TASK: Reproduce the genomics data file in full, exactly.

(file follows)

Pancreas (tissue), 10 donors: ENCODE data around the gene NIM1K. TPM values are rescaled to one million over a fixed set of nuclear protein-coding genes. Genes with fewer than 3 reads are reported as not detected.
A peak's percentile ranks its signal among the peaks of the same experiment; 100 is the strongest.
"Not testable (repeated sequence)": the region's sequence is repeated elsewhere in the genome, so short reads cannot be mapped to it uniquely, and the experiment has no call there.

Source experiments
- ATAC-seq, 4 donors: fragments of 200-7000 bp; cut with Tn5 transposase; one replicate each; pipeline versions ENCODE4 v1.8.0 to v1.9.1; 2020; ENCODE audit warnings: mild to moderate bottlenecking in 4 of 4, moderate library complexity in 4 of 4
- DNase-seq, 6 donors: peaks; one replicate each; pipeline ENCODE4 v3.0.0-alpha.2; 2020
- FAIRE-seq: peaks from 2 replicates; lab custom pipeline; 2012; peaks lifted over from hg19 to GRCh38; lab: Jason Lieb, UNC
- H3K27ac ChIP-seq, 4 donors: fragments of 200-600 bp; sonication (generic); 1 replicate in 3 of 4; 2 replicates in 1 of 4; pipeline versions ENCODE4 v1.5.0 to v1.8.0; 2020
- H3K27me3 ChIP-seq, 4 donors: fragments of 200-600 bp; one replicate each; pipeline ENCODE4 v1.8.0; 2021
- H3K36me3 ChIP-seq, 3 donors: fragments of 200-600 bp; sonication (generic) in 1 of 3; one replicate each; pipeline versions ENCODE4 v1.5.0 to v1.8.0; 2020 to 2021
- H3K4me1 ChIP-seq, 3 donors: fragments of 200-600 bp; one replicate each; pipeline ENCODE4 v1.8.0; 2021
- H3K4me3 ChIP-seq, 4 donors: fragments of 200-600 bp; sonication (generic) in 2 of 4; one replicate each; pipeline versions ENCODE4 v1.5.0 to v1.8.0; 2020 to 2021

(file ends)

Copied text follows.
Pancreas (tissue), 10 donors: ENCODE data around the gene NIM1K. TPM values are rescaled to one million over a fixed set of nuclear protein-coding genes. Genes with fewer than 3 reads are reported as not detected.
A peak's percentile ranks its signal among the peaks of the same experiment; 100 is the strongest.
"Not testable (repeated sequence)": the region's sequence is repeated elsewhere in the genome, so short reads cannot be mapped to it uniquely, and the experiment has no call there.

Source experiments
- ATAC-seq, 4 donors: fragments of 200-7000 bp; cut with Tn5 transposase; one replicate each; pipeline versions ENCODE4 v1.8.0 to v1.9.1; 2020; ENCODE audit warnings: mild to moderate bottlenecking in 4 of 4, moderate library complexity in 4 of 4
- DNase-seq, 6 donors: peaks; one replicate each; pipeline ENCODE4 v3.0.0-alpha.2; 2020
- FAIRE-seq: peaks from 2 replicates; lab custom pipeline; 2012; peaks lifted over from hg19 to GRCh38; lab: Jason Lieb, UNC
- H3K27ac ChIP-seq, 4 donors: fragments of 200-600 bp; sonication (generic); 1 replicate in 3 of 4; 2 replicates in 1 of 4; pipeline versions ENCODE4 v1.5.0 to v1.8.0; 2020
- H3K27me3 ChIP-seq, 4 donors: fragments of 200-600 bp; one replicate each; pipeline ENCODE4 v1.8.0; 2021
- H3K36me3 ChIP-seq, 3 donors: fragments of 200-600 bp; sonication (generic) in 1 of 3; one replicate each; pipeline versions ENCODE4 v1.5.0 to v1.8.0; 2020 to 2021
- H3K4me1 ChIP-seq, 3 donors: fragments of 200-600 bp; one replicate each; pipeline ENCODE4 v1.8.0; 2021
- H3K4me3 ChIP-seq, 4 donors: fragments of 200-600 bp; sonication (generic) in 2 of 4; one replicate each; pipeline versions ENCODE4 v1.5.0 to v1.8.0; 2020 to 2021